COOK — Shirley Baumgartner has dedicated her life to being a volunteer snowmobile safety instructor.
One week ago, the 70-year-old from Cook was recognized for giving of her time and passing on her knowledge for all of those years.
“We are really appreciative of people that are so dedicated to the students,’’ Shane Zavodnik, State Game Warden in Cook, said. Fifty years of volunteer instructor service toward the program is just “an unbelievable mark to hit.’’
Baumgartner said she got involved with teaching the snowmobile safety program while working at the Cook and North Woods schools for 30 years. “I knew the kids and it was easy to get the information out.’’
She also jumped into the program because there just weren’t enough volunteers to go around 50 years ago. “At the time, I thought that was something I could do.’’
The current version of the program is offered on Sundays, with students ages 11-15 (mostly 11-13) completing the book work online.
Baumgartner and several other members of the Cook Timberwolves Snowmobile Club then provide the hands-on training on Sundays.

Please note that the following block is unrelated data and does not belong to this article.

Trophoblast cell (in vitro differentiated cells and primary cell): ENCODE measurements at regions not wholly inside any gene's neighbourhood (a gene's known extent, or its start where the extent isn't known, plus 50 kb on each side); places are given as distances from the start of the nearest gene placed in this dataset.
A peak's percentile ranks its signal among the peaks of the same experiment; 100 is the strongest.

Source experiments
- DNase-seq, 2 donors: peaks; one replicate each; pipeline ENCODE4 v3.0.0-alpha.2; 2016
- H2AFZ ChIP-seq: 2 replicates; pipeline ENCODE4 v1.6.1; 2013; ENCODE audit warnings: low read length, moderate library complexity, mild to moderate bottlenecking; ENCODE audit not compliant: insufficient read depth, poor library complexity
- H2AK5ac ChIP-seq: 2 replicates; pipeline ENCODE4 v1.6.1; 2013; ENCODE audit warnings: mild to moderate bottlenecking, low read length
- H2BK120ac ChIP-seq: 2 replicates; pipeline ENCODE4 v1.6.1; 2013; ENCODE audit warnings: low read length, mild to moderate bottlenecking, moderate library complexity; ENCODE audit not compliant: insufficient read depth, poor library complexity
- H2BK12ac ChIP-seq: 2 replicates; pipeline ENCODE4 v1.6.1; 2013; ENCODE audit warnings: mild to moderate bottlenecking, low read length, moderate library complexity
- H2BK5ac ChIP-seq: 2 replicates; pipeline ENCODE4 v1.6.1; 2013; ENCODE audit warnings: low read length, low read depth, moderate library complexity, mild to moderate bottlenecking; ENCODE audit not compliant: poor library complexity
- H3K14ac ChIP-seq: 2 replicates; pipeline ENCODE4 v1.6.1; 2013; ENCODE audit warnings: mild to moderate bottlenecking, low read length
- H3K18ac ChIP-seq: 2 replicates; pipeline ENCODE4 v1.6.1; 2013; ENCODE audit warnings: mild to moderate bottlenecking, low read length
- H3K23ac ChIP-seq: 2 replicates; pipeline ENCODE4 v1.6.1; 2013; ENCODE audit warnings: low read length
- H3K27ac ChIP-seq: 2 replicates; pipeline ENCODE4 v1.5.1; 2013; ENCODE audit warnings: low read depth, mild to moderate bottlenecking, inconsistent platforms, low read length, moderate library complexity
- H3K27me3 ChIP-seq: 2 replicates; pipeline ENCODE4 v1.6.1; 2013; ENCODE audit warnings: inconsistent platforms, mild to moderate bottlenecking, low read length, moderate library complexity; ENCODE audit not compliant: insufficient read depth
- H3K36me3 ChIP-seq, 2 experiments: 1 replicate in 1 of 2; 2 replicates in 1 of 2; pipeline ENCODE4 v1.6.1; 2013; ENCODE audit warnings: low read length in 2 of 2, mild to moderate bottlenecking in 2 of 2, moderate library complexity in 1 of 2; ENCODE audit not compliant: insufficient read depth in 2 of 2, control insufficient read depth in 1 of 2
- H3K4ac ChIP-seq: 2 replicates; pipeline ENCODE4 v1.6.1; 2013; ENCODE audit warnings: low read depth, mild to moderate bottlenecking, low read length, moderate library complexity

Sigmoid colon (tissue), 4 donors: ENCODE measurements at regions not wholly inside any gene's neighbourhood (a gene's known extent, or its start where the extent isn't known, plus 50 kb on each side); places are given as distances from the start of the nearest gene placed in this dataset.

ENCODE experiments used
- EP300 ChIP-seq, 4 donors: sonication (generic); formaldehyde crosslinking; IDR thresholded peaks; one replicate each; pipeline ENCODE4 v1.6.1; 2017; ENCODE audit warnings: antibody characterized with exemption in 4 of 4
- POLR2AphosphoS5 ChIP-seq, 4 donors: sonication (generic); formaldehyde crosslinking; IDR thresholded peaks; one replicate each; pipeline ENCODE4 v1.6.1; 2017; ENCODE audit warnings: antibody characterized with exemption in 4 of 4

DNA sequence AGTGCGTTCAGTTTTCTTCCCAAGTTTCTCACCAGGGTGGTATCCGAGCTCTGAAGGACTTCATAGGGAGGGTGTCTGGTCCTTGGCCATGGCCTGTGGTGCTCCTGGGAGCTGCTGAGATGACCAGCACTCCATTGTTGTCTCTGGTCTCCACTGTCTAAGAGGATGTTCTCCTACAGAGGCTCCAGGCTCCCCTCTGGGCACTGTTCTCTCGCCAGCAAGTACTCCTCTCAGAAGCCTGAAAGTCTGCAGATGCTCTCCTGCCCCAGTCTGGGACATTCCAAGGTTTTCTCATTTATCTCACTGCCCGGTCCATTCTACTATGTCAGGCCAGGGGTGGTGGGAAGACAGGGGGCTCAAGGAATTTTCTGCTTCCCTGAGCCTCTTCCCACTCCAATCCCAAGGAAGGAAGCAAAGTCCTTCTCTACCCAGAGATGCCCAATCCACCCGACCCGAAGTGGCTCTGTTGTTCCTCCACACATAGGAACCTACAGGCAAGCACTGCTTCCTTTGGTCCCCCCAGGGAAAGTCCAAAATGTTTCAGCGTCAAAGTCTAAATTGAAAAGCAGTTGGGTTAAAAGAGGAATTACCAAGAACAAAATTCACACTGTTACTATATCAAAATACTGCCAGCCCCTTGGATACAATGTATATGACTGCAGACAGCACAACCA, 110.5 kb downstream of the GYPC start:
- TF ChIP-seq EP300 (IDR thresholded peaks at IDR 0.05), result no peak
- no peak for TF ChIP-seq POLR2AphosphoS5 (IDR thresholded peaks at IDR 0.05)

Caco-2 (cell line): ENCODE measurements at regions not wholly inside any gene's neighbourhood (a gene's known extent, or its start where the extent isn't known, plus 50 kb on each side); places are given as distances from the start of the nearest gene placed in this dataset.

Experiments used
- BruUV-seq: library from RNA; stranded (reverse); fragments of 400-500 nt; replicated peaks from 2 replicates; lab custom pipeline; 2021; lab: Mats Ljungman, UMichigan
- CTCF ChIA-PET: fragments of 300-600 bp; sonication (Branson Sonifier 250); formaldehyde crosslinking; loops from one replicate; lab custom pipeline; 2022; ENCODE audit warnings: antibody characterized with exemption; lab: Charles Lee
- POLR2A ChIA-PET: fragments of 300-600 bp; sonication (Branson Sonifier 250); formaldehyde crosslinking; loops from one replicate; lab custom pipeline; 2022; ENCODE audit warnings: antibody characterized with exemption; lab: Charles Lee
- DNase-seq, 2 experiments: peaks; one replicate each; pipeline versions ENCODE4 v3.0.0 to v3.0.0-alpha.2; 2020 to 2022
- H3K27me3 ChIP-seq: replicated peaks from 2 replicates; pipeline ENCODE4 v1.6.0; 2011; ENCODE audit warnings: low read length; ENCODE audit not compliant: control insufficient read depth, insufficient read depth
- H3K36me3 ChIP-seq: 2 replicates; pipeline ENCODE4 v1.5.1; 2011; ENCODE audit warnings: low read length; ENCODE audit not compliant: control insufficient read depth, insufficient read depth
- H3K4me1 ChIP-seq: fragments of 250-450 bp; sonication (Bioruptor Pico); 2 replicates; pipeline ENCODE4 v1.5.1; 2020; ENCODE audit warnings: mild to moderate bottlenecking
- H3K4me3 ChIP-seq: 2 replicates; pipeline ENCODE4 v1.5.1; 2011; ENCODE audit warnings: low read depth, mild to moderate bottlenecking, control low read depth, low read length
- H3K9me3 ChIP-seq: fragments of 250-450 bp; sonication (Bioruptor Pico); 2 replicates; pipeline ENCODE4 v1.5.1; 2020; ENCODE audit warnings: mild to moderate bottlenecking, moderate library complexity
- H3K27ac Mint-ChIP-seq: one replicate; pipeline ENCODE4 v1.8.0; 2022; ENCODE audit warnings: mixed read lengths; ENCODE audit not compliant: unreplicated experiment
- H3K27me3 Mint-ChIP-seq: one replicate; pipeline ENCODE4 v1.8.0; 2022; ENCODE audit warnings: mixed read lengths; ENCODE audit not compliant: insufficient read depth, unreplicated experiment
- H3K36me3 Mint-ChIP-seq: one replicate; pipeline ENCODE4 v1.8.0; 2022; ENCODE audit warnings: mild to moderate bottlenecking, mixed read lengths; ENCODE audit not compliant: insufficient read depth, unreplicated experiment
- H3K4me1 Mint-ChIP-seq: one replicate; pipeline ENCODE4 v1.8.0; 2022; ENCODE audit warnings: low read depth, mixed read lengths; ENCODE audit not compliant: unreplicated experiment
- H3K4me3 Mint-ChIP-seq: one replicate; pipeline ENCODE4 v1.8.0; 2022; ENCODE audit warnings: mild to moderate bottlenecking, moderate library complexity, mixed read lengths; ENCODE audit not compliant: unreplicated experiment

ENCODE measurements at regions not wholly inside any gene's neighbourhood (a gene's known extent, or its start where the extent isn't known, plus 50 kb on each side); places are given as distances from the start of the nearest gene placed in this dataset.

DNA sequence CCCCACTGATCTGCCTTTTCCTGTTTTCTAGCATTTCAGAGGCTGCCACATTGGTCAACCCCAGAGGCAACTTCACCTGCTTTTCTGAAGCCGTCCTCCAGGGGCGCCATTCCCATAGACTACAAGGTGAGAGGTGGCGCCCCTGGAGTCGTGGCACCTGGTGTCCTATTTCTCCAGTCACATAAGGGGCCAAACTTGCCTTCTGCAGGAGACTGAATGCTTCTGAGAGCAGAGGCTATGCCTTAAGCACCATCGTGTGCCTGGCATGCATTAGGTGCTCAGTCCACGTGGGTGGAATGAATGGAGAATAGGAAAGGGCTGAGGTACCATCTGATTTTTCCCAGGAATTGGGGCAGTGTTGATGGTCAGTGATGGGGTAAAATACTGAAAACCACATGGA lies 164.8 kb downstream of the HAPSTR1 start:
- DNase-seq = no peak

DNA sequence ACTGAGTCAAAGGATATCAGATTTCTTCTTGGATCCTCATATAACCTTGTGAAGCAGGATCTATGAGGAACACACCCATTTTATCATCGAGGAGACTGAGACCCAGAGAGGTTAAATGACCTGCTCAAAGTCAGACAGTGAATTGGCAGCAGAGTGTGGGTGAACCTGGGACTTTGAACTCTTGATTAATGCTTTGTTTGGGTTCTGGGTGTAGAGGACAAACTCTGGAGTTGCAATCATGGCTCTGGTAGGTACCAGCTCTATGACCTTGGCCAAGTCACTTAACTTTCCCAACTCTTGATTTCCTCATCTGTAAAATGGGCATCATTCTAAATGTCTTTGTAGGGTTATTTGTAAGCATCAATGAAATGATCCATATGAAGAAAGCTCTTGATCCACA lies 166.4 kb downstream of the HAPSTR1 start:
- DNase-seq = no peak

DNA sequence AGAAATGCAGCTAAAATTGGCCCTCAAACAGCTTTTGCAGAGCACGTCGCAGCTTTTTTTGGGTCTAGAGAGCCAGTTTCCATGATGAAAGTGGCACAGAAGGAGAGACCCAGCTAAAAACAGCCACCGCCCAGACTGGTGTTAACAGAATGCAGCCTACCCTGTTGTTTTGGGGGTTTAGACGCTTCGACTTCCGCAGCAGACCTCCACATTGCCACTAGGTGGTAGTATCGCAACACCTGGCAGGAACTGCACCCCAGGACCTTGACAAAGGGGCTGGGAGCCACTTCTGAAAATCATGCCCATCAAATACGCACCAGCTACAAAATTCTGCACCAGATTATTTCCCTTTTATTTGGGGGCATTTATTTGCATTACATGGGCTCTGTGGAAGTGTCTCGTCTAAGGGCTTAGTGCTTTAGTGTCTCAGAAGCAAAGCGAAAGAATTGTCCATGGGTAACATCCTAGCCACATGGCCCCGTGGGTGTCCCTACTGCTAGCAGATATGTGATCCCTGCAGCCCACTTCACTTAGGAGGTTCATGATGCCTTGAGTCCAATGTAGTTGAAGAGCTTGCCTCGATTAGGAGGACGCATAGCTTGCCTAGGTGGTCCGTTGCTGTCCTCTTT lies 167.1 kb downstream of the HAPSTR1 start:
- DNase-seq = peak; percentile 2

Baumgartner said there aren’t too many such programs in the area and she had 42 sign-up this year — after ordering supplies for 25. The students were from all over the area, including Pine City, Proctor, Hermantown, Cook and more. She added it was the second largest class she has had.
Her course includes a quick review of the material, while the Zavodnik goes over the lawbook with them. Other club members show them the basics of a snowmobile, from changing a belt and a spark plug to emergency starting. After a pre-ride check, the trainers ride on the back, while the students complete a course using hand signals and different riding positions.
“They are so nervous with me sitting behind them,’’ Baumgartner said, but they get better the second time through.
Looking back on 50 years and training hundreds, if not thousands of students, she said, “It’s really turned out to be a really good class. The kids are just amazed when they see that groomer and we get wonderful comments from the parents.’’
She retired from the school three years ago but has continued to work with the program and the kids. She is also working to train in some of the other volunteer instructors. “It’s wonderful to have them step up.’’
The volunteer portion of what Baumgartner does is what Zavodnik finds amazing.
“It’s the simple fact that she doesn’t get paid anything to do this. She does this out of her time.’’ In his time working with Baumgartner, “she seems just as dedicated as the first day she started,’’ he stated.
“It was great to see so many kids involved in the snowmobile safety program,’’ he added.